VANCOUVER — As local law enforcement agencies continue to combat crime around the county with limited resources and less staff, state law enforcement departments also are struggling to keep up with recent demands.
At one of the Washington State Patrol crime labs in Vancouver, lab manager Ingrid Dearmore said she and her 14 employees have a full workload, partially due to the fact that there are vacant positions in WSP forensic labs around the state. The Vancouver lab has three open positions in its DNA section alone.
Like other state agencies, the WSP labs are mostly supported by the state’s general fund, which has suffered numerous cuts over the years.
“They’re doing a good job to keep up with what’s coming in but they’re pretty much inundated right now,” Dearmore, who has worked for WSP for 24 years, confirmed. “We hope to fill the positions and are working toward that.”
“We are getting more cases submitted than we can possibly complete,” stated George Johnson, public information officer for WSP’s forensic lab services. Johnson added that the ongoing backlog not only contains submissions for current cases, but also evidence resurfacing from cold cases dating back to the 1960s, ‘70s and ‘80s, when DNA and other types of analysis was not available.
“But our scientists are very good,” Johnson noted. “They try to work in the ërush’ cases, like current court cases and ones that pose imminent danger, such as a rapist on the loose.”
Dearmore explained, “We have a total of eight labs in Washington in seven facilities. Pretty much each lab takes care of a portion of the state. In the Vancouver lab, we pretty much take care of six counties in Southwest Washington. We get about 100 cases per year from Pacific County, on average. We also do Wahkiakum, Cowlitz, Clark, Lewis and Skamania counties, and we handle DNA evidence for Yakima and Klickitat counties.”
DNA analysis is used for crime scene evidence, missing persons cases and unidentified remains. DNA profiles are also submitted to state and national felon databases.
In addition to DNA profiling, Dearmore’s lab also does material/chemical analysis, which is most often used for controlled substance cases and fire evidence.
“Three-quarters of the casework we receive, in terms of numbers of cases, is for controlled substances, but DNA cases more time consuming,” Dearmore noted.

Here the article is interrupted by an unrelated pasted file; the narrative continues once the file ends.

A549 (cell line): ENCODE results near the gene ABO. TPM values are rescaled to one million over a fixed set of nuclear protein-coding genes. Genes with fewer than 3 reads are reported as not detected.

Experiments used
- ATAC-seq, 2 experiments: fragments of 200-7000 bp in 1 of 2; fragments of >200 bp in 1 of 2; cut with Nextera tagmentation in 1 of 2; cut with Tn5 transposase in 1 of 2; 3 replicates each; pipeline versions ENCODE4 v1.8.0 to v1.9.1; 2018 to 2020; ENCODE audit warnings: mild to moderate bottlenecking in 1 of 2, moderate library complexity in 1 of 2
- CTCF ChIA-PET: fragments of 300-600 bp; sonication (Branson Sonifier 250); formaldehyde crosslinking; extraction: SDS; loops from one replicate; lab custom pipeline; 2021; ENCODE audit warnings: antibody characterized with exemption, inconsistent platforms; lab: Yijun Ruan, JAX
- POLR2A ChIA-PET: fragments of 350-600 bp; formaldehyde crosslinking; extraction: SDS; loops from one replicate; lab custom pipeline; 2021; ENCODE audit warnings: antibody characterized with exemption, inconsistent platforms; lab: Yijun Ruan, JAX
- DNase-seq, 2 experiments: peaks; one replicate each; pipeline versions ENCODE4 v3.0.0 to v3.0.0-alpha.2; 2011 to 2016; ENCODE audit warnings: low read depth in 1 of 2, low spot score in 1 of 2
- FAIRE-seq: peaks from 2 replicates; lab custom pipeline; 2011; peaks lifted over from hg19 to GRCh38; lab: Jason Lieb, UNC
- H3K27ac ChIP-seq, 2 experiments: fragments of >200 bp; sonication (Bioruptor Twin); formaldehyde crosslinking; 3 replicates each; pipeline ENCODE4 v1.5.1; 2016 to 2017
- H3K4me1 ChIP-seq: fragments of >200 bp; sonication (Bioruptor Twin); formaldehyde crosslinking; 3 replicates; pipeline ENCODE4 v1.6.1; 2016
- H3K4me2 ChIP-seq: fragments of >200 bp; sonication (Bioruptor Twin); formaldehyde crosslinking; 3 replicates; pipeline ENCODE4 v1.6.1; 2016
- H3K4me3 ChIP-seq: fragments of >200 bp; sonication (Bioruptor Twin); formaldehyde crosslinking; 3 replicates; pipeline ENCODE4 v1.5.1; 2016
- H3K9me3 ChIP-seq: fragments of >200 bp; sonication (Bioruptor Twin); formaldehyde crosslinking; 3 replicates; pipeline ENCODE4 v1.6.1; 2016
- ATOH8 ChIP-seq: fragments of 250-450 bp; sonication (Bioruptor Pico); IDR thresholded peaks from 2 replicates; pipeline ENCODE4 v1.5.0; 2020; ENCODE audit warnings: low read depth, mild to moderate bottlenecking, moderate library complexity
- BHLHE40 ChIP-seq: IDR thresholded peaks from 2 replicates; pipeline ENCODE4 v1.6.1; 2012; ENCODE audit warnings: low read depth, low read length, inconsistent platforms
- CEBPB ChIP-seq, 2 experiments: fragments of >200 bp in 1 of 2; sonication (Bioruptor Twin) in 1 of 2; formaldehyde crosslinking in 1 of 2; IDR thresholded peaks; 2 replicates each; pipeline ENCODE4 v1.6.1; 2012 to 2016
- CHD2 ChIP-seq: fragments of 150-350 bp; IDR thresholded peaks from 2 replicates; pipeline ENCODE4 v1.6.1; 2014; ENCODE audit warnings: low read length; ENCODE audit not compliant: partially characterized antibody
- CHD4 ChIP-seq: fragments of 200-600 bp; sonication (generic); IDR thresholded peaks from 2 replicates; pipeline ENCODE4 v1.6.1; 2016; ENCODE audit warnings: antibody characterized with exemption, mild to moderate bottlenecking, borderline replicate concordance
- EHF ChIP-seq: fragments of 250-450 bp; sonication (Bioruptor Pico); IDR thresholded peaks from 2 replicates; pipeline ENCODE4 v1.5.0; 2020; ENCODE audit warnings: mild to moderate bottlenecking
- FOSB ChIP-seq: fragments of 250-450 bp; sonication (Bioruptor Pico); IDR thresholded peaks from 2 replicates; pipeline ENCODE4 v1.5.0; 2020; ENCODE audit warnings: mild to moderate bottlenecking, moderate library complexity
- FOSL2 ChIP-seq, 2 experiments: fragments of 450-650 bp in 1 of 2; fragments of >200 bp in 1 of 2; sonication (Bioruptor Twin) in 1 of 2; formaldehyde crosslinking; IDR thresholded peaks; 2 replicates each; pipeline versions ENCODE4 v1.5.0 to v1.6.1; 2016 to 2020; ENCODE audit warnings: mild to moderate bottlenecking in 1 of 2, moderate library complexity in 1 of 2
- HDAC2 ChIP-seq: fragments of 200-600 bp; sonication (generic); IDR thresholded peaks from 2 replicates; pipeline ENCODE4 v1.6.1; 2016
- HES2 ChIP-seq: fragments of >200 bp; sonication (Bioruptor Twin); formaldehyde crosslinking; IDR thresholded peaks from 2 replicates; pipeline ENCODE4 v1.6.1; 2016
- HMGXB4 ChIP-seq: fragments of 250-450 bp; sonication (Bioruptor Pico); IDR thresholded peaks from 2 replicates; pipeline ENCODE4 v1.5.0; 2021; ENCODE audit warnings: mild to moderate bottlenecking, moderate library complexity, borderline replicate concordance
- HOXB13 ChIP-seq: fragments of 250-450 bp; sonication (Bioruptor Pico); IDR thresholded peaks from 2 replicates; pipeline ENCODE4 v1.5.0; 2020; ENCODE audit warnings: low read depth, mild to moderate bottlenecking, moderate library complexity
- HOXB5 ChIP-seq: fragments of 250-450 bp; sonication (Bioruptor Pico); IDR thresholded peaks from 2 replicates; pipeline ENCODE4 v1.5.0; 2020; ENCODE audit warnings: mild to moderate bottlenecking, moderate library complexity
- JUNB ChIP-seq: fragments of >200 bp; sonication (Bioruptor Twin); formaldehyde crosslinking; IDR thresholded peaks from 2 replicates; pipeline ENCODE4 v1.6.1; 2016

The Pacific County Sheriffs Office and Long Beach Police Department both utilize the WSP labs for crime scene testing.
Pacific County Sheriff Scott Johnson confirmed that it can be a long wait for test results because of the high demand and shortage in staffing.
“They prioritize,” the sheriff explained. “Burglaries are not high on the list. Even some evidence testing in the [Devon] Moore murder case took almost a year and a half … There aren’t many analysts to do the job.”
In regard to fingerprints from car prowls and break-ins, Long Beach Police Chief Flint Wright added, “Here’s the thing on prints. For a print to be good, for a print to be usable on a burglary, it’s got to be a good print. In other words, it can’t be smudged, can’t be partial. Now for a serious crime, a crime lab tech team is utilized to thoroughly examine the scene for prints. But that just can’t be done for burglaries. I’m not devaluing burglary victims in any way when I say that, it’s just the truth.”
Dearmore said the WSP Crime Scene Response Team has two staff on call 24 hours a day to respond to major crimes around the state and assist law enforcement agencies in evidence collection and documentation.
Additional WSP lab departments include: firearms and toolmarks, specializing in gunshot residue, ammunition components, ballistics and reconstruction of shooting cases; microanalysis, where they conduct testing on hairs, fibers, glass, paint, soil, explosives and other residues, and analyze blood stain patterns; questioned documents, specializing in handwriting and altered documents; and latent fingerprint analysis.
The WSP latent fingerprint lab is in Olympia, but Dearmore said the agency is in the process of expanding to a second location in Spokane or Cheney. While some police and sheriff agencies are fortunate enough to have their own latent-print labs, the agencies that utilize WSP’s latent lab inherently expect a longer wait for their results, which is sometimes misunderstood by the general public.
When asked about how real-life forensics testing differs from what the public sees on television crime dramas, Dearmore said, “We don’t tackle a case in 50 minutes; there’s a lot more involved. On a show it may show them reporting the results verbally or over the phone. A DNA case can take weeks, and a controlled substance can take an hour, depending on the amount and how complex of a case it is. Then we interpret analytical results, evaluate the data and interpret it. We write up a report, then the report and case notes are reviewed by another scientist, like a peer review, and then it undergoes an administrative review. Then the results given. More quality control measures are taken than what you’d see on TV.”